SUTTONS BAY — Annette Kendziorski knows first-hand the pitfalls of being without high-speed Internet service in Leelanau County.
Kendziorski and her husband, Pat, have tried to sell their Cedar-area home since April 2012, but more than one buyer decided to look elsewhere because their Hillside Meadows neighborhood lacked high-speed Internet, she said.
“We actually had a written deal contingent on whether we could get high-speed Internet service,” Kendziorski said. The deal eventually fell through they couldn’t obtain high-speed service.
On April 8 the Leelanau County Board of Commissioners will consider frustrations voiced by the Kendziorskis and other county residents when they begin hearing presentations from Internet service providers on what it will take to get more high-speed Internet service. County Administrator Chet Janik said the issue is important for county residents, both for quality of life and economic development.
“It is a hit-or-miss all over the county,” Janik said. “It’s a changing world. We have more and more people coming here and working from their homes. It’s part of everyone’s daily life. We’ve received several letters and comments from people about it.”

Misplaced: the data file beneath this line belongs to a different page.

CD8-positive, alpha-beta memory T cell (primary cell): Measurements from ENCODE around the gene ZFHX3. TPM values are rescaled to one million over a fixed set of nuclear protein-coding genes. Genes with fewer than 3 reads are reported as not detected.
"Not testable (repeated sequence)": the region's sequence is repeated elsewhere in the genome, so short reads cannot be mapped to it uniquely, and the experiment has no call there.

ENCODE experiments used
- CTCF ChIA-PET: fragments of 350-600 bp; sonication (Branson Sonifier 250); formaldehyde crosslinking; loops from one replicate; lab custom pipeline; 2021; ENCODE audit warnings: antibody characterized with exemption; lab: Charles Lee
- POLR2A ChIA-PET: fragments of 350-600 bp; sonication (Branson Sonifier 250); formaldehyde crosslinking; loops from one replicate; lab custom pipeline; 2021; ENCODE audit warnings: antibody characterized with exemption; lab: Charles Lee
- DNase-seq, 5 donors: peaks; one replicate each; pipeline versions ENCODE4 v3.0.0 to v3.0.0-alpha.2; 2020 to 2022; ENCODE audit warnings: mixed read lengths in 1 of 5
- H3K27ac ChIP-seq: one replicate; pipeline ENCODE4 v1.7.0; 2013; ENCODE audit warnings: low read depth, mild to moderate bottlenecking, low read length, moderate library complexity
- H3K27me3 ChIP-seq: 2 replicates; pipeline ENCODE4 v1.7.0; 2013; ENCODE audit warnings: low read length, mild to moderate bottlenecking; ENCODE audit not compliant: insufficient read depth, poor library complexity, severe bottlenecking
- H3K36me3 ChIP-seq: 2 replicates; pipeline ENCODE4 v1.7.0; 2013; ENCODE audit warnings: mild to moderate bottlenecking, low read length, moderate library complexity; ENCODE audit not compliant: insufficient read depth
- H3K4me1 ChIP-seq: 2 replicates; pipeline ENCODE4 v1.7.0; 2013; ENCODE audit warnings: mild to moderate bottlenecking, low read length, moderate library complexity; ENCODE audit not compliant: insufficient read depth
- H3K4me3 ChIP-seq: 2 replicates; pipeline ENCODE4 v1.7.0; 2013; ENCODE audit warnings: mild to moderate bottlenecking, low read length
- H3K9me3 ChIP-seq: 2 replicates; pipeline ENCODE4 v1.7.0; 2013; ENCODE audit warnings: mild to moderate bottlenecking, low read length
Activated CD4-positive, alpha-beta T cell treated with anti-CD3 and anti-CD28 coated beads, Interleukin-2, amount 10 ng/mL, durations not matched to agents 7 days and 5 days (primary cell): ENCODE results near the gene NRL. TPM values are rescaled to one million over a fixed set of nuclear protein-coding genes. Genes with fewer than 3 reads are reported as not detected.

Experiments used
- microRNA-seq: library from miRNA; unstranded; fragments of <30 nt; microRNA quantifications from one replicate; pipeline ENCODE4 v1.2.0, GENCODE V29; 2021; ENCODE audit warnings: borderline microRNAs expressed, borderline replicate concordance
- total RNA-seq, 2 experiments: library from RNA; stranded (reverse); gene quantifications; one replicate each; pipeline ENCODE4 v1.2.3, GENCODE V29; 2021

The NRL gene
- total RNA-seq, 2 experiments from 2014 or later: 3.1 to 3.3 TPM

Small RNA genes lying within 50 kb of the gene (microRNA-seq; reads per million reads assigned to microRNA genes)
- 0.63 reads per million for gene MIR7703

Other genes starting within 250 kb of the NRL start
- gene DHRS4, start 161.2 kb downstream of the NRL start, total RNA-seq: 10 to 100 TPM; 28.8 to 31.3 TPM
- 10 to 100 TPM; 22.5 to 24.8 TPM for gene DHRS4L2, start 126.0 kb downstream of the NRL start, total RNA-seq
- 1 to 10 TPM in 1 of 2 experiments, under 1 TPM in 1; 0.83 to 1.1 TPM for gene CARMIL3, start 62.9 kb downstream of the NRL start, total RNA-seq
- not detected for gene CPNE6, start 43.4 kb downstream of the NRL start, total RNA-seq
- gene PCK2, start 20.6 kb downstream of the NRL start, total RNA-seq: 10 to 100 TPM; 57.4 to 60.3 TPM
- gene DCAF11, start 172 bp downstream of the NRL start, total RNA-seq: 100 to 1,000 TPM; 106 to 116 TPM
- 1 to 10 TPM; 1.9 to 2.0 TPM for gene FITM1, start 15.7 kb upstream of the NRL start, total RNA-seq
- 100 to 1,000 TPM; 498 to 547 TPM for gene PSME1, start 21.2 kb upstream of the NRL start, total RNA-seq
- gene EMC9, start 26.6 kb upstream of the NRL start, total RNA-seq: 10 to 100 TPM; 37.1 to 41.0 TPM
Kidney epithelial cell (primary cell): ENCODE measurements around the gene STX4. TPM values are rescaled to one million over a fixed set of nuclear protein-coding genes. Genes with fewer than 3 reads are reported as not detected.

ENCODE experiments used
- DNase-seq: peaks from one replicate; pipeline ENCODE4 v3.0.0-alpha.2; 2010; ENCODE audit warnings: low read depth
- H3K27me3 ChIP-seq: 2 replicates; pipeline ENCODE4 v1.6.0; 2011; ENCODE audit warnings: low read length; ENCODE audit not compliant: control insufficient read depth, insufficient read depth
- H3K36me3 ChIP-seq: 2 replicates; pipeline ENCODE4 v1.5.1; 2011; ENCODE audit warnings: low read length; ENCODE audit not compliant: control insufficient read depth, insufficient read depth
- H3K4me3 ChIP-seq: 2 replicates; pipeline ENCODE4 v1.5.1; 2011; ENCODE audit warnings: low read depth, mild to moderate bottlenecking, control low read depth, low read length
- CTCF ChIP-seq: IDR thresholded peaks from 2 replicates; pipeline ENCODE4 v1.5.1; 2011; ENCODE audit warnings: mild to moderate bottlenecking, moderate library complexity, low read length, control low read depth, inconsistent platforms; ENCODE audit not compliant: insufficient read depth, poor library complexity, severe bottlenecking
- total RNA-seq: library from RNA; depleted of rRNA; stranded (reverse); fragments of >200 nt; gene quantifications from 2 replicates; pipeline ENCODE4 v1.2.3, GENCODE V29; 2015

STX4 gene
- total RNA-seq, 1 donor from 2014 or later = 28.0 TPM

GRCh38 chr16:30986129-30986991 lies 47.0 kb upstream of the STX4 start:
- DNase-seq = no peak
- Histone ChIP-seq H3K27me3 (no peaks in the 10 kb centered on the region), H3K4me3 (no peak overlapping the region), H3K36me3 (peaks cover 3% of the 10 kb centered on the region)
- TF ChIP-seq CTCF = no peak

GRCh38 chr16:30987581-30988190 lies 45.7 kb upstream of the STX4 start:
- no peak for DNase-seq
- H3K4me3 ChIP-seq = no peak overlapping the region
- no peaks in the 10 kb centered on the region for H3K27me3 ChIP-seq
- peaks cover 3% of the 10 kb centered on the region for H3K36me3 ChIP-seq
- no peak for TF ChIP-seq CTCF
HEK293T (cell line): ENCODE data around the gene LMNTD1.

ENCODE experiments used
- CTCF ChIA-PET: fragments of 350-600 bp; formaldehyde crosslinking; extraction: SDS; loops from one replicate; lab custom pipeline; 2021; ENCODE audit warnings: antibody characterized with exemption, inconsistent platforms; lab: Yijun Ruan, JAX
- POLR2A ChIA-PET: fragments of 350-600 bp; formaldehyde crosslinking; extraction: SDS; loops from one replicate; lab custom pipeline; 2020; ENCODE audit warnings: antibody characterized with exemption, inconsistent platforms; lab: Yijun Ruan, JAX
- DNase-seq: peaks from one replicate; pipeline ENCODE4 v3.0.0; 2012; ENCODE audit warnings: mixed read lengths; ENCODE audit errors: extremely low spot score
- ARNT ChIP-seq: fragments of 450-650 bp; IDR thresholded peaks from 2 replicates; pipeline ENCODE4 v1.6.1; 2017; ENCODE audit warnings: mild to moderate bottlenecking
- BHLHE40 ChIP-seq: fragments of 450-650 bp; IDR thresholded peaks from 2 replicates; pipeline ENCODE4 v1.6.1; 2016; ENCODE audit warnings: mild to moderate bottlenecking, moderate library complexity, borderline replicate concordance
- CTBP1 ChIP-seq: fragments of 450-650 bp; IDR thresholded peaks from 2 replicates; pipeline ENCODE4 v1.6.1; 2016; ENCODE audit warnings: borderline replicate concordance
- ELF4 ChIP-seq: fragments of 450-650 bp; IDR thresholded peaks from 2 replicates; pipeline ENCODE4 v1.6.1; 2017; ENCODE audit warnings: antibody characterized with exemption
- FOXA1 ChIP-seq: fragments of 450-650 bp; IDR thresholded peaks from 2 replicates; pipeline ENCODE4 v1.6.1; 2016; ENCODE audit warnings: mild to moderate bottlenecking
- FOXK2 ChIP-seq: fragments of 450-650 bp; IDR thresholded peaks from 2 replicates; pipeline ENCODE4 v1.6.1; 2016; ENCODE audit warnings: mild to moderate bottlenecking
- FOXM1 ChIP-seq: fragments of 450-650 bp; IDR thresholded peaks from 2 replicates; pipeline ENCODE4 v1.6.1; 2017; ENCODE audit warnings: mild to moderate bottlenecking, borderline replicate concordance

The county traveled this virtual road before. In 2009, consultant Rob Franzo gave a detailed report to commissioners on Internet services, finding a “digital divide” in the county. Franzo’s report stated the east side of the peninsula and townships of Elmwood, Bingham, Suttons Bay and Leelanau had more options for broadband rate service, while the south central and western portion of the peninsula have fewer or no options for broadband rate service.
At the time, the report said providers such as AT&T, CenturyTel and Charter were not investing in their Leelanau County infrastructure. Kendziorski said Charter cables are near her neighborhood, but when they checked with the cable company, they were told it would cost $100,000 to get the service to homes in the area.
“We can’t get high-speed Internet,” Kendziorski said, adding the family now uses what’s known as a mi-fi card from AT&T.
“It’s all right,” she said. “It’s spotty at times. You can’t do anything fast.”
The village of Empire secured wi-fi through much of the village in June 2011 through a Grand Vision grant and the Northwest Michigan Council of Governments. The service includes the village’s commercial corridor, including West Front Street between South Lake Street and West Empire Highway, south from Wilce Street and Niagara Street north. The service district includes the Village Park along Lake Michigan Drive, and the west loop of Niagara Street.
Service rates include one 15-minute free connection for each 24-hour period, $3 for one day of service, $20 for one week and $30 for 28 days. Revenues go to maintenance and access costs.
Paul Skinner is chairman of the Empire Chamber of Commerce and a shop owner in the village. He said the benefits of having wi-fi in the village are palpable and attracted people to Empire.
“I think it’s important not just to Empire but to all our communities,” Skinner said. “It is like 100 years ago, having access to electricity or a telephone or paved roads.”